Public Release:  New device promises safer way to deliver powerful drugs

American Institute of Physics

College Park, Md. (April 6, 2011) -- A new drug delivery device designed and constructed by Jie Chen, Thomas Cesario and Peter Rentzepis promises to unlock the potential of photosensitive chemicals to kill drug-resistant infections and perhaps cancer tumors as well.

Photosensitive chemicals are molecules that release single oxygen atoms and chemical radicals when illuminated. These radicals are very active chemically, and can rip apart and destroy bacteria, said Peter Rentzepis, a professor of chemistry at University of California, Irvine.

Yet photosensitive chemicals are not approved for use in the United States, and used relatively rarely in Europe. This is because they are highly toxic and difficult to activate beneath the skin, since light only penetrates a few millimeters into the body.

Photosensitive chemicals also cause severe reactions, including headaches, nausea, and light sensitivity for 30 days. They kill healthy cells as well as bacteria. Although several have therapeutic potential, they are too toxic for human use by injection.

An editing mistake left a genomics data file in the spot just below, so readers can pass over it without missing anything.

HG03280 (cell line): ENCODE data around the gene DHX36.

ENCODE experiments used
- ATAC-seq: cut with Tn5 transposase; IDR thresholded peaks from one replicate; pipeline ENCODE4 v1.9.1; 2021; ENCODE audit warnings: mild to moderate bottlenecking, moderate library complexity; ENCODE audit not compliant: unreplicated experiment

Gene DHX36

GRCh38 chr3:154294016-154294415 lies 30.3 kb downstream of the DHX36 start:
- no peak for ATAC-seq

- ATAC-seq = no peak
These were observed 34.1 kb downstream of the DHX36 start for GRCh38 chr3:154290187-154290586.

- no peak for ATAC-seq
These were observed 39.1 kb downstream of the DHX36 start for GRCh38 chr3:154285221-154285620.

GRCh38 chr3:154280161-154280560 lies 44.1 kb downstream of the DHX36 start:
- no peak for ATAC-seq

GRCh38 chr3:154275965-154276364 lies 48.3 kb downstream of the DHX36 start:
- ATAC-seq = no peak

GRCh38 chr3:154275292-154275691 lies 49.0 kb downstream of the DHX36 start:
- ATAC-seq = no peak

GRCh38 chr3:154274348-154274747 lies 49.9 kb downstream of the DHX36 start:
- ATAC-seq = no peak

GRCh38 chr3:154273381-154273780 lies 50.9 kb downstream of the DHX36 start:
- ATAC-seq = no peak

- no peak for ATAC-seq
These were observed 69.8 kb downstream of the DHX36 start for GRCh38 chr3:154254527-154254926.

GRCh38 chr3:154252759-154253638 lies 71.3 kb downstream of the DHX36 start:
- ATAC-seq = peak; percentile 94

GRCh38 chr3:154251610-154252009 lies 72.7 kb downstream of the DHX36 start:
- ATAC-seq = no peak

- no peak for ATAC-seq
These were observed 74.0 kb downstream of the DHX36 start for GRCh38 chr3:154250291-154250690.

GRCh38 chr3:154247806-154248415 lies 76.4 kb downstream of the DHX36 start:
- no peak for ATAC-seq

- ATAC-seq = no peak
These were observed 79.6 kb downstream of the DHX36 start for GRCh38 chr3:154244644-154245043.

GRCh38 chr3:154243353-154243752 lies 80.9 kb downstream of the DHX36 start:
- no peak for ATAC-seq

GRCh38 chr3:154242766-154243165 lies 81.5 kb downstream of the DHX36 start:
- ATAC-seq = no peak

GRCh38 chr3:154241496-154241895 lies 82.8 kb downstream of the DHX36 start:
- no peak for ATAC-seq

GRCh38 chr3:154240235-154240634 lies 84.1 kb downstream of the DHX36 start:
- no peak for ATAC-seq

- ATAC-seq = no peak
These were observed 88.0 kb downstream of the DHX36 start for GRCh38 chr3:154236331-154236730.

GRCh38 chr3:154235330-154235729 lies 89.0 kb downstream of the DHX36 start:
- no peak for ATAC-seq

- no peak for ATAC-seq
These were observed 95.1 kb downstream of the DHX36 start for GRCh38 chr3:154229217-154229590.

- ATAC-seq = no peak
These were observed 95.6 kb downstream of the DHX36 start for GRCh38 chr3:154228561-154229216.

The researchers solved this problem with an optical fiber-based device that can deliver very small amounts of photosensitive chemicals to internal organs with pinpoint accuracy.

The device consists of three components. The first is an imaging component similar to the charge coupled devices (CCDs) in digital cameras. It enables a physician to guide the device to the infection.

A 1-millimeter-diameter flexible optical fiber attached micro sized high-power LED or laser diode provides the light for the CCD. Once the physician positions the device, the same light source shines with greater intensity to activate the medicine.

The third component is a hollow tube connected to a syringe of medicine to deliver the medicine to the infection. Rentzepis adds glycol, a thickening agent used in surgical soaps, to keep the medicine from spreading to healthy cells.

Pulling the syringe backwards creates a vacuum that sucks up any remaining chemical after the procedure.

"We can insert the instrument through the nose, bowels, mouth, or almost any opening and direct it where we want," Rentzepis said. "It lets us deliver very small amounts of these chemicals right to an infection or tumor, then remove them before they damage healthy cells."

The researchers plan to test the device on animals with infections and cancer.

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